by Gail Jones
In this arresting and richly imaginative collection of twelve stories, Gail Jones explores the role of obsession -- the inescapable loves and torments she calls fetishes -- in the lives of both the famous and the ordinary. Structured around a series of lyrical echoes and repeated images, her stories weave fact and speculation to recreate little-known events in the lives of...more
Hardcover, 178 pages
Published September 1st 1998 by George Braziller
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These are fascinating portraits of little known moments in famous authors' lives, sometimes imagined, sometimes juxtaposed with a fictional or maybe real character in present time. Gail Jones's style has been compared to Virginia Woolf, with good reason. I loved the description of a disputed photo of Walt Whitman, in contrast with the many staged photos he sat for: "In this photograph, the old man is himself, elemental. He is no more modest than immodest: old age superbly rising! He looks direct...more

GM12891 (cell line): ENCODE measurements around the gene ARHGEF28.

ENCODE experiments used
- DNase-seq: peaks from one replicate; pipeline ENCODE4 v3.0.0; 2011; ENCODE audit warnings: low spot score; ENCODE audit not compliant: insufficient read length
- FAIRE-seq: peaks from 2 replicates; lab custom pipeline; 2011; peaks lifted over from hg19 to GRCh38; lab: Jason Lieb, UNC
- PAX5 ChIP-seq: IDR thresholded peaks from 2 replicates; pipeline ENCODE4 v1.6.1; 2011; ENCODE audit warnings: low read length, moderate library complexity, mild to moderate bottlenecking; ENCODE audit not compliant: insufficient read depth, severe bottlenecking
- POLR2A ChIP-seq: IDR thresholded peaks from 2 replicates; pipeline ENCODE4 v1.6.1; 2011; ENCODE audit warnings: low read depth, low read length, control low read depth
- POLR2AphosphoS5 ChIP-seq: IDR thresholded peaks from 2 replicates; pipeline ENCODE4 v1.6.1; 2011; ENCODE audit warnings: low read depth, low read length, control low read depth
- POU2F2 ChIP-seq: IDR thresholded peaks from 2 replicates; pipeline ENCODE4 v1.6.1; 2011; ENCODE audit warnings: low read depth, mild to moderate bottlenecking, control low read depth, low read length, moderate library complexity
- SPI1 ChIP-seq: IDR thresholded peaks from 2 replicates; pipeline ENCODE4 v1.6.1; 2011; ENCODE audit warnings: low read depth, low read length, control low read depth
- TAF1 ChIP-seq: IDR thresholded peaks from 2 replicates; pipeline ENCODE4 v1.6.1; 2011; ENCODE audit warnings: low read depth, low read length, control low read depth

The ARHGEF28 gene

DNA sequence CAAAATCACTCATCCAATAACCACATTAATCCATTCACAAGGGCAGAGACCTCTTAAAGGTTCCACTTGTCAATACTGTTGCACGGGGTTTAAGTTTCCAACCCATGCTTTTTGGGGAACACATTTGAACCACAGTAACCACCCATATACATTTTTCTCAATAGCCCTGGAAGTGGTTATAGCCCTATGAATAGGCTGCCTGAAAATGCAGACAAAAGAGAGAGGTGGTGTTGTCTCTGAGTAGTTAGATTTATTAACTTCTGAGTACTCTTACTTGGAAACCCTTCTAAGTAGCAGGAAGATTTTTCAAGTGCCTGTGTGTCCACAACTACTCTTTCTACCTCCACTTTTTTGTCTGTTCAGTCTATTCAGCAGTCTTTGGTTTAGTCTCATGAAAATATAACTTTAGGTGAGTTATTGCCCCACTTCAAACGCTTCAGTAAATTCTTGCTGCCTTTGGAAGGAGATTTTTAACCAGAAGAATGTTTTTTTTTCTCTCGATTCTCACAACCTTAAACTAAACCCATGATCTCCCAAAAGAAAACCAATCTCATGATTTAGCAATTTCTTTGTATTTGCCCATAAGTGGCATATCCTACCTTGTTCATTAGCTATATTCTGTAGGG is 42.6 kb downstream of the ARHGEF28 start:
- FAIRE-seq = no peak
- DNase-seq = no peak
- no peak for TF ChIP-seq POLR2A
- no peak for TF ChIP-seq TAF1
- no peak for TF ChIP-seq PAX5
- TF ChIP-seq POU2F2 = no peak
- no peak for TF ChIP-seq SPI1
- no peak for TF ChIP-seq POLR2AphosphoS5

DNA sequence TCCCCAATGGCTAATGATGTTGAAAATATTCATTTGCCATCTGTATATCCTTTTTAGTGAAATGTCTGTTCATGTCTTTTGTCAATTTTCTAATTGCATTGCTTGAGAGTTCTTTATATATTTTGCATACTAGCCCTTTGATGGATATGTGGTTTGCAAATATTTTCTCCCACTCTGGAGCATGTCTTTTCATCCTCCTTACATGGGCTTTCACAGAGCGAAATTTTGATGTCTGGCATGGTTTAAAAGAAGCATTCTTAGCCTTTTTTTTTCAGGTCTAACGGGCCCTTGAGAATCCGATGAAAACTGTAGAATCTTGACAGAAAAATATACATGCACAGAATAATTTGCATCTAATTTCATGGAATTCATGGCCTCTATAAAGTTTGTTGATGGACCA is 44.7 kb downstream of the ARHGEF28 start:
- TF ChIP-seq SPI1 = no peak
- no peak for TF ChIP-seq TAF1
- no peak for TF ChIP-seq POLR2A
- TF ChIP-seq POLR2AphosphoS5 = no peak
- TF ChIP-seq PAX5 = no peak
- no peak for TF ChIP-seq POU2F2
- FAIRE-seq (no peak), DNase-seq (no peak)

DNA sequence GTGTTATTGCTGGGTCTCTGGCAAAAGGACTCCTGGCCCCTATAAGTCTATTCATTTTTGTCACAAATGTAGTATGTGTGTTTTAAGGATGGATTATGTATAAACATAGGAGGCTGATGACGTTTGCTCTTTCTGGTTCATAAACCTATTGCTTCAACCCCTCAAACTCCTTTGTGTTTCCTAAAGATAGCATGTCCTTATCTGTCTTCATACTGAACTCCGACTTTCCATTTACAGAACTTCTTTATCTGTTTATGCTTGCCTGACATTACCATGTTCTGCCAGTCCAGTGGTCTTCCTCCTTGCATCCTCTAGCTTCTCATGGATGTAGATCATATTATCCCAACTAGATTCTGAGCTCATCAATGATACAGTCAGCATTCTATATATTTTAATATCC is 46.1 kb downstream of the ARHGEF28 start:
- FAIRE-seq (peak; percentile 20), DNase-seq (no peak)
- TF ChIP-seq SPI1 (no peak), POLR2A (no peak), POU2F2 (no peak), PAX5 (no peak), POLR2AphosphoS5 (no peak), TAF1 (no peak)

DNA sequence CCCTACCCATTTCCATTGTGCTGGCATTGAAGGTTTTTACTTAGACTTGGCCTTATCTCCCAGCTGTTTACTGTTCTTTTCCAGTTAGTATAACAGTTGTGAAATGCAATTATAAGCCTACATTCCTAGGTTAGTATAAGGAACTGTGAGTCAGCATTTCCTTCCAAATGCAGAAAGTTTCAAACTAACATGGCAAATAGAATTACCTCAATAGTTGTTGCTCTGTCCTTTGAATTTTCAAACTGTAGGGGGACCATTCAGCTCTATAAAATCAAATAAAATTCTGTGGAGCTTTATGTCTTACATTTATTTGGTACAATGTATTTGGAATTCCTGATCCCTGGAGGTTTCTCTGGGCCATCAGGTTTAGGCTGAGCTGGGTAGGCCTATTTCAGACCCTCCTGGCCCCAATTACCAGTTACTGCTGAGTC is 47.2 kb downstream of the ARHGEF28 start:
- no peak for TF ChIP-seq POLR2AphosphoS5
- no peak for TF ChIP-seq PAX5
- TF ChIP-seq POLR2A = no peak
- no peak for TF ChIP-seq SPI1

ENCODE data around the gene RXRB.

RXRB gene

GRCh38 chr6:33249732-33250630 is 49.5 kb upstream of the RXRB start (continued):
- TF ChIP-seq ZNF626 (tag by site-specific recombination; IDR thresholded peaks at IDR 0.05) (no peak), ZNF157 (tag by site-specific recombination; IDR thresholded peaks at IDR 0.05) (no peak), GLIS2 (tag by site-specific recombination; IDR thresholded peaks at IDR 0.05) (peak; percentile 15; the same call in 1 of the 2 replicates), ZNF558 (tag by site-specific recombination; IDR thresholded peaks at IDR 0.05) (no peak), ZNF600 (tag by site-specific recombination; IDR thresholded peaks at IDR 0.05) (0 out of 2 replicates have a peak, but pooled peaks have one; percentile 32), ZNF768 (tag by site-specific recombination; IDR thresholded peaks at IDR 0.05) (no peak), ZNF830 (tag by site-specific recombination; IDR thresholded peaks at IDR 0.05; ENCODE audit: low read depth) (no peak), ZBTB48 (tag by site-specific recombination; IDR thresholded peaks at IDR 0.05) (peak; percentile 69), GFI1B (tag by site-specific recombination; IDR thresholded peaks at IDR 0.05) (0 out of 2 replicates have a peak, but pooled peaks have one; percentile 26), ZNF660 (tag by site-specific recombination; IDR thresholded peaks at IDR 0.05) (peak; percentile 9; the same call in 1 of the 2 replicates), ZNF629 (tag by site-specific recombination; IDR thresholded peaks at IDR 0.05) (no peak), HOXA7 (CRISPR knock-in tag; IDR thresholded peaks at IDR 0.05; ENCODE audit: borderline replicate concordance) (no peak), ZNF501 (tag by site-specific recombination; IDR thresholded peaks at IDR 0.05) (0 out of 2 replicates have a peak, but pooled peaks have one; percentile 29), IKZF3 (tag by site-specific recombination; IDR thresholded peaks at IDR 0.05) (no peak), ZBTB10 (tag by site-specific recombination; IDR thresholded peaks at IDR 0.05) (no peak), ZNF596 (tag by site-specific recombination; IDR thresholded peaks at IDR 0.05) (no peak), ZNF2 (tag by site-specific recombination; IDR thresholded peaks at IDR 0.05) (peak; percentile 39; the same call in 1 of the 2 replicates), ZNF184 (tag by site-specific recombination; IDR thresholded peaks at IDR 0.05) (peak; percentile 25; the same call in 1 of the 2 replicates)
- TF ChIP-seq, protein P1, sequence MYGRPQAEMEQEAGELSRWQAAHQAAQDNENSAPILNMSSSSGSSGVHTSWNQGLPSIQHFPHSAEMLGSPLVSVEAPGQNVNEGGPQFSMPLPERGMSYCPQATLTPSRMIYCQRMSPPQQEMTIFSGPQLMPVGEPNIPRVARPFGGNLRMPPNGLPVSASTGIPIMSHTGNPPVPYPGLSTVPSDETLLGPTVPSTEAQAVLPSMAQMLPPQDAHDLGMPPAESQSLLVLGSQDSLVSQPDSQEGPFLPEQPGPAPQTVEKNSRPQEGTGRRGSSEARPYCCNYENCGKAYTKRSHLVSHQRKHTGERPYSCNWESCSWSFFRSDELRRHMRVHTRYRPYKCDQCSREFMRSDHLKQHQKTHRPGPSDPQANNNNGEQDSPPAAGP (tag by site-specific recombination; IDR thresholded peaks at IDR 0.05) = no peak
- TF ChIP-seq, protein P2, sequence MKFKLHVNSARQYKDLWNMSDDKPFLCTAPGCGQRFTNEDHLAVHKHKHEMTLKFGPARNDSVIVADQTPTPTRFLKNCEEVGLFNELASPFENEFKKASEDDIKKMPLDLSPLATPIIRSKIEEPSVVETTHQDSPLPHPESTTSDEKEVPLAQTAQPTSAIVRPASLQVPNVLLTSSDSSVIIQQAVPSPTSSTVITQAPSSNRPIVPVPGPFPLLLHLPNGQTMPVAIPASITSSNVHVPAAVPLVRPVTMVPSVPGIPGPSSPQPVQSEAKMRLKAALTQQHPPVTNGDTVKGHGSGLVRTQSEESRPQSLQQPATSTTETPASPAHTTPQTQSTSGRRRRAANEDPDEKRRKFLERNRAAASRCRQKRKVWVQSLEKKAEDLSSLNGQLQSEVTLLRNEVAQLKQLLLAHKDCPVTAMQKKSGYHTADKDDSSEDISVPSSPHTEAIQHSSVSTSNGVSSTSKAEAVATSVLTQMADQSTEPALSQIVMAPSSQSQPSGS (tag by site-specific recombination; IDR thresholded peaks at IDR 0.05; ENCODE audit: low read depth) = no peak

Gail Jones is the author of two short-story collections, a critical monograph, and the novels BLACK MIRROR, SIXTY LIGHTS, DREAMS OF SPEAKING and SORRY. Three times shortlisted for the Miles Franklin Award, her prizes include the WA Premier's Award for Fiction, the Nita B. Kibble Award, the Steele Rudd Award, the Age Book of the Year Award, the Adelaide Festival Award for Fiction and the ASAL Gold...moreMore about Gail Jones...